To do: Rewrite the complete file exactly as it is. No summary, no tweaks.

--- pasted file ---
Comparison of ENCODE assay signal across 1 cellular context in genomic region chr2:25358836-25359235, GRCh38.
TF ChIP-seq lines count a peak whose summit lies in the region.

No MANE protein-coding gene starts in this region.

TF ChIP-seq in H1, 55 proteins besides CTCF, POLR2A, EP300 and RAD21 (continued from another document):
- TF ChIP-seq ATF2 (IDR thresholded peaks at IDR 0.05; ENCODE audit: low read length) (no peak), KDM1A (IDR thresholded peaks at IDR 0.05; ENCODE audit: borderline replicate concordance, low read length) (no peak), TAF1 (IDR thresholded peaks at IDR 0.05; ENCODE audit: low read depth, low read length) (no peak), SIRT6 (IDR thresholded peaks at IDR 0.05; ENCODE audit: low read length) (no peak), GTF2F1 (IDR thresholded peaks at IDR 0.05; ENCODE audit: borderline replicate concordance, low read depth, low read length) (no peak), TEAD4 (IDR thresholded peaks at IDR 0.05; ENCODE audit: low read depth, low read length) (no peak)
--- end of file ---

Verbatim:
Comparison of ENCODE assay signal across 1 cellular context in genomic region chr2:25358836-25359235, GRCh38.
TF ChIP-seq lines count a peak whose summit lies in the region.

No MANE protein-coding gene starts in this region.

TF ChIP-seq in H1, 55 proteins besides CTCF, POLR2A, EP300 and RAD21 (continued from another document):
- TF ChIP-seq ATF2 (IDR thresholded peaks at IDR 0.05; ENCODE audit: low read length) (no peak), KDM1A (IDR thresholded peaks at IDR 0.05; ENCODE audit: borderline replicate concordance, low read length) (no peak), TAF1 (IDR thresholded peaks at IDR 0.05; ENCODE audit: low read depth, low read length) (no peak), SIRT6 (IDR thresholded peaks at IDR 0.05; ENCODE audit: low read length) (no peak), GTF2F1 (IDR thresholded peaks at IDR 0.05; ENCODE audit: borderline replicate concordance, low read depth, low read length) (no peak), TEAD4 (IDR thresholded peaks at IDR 0.05; ENCODE audit: low read depth, low read length) (no peak)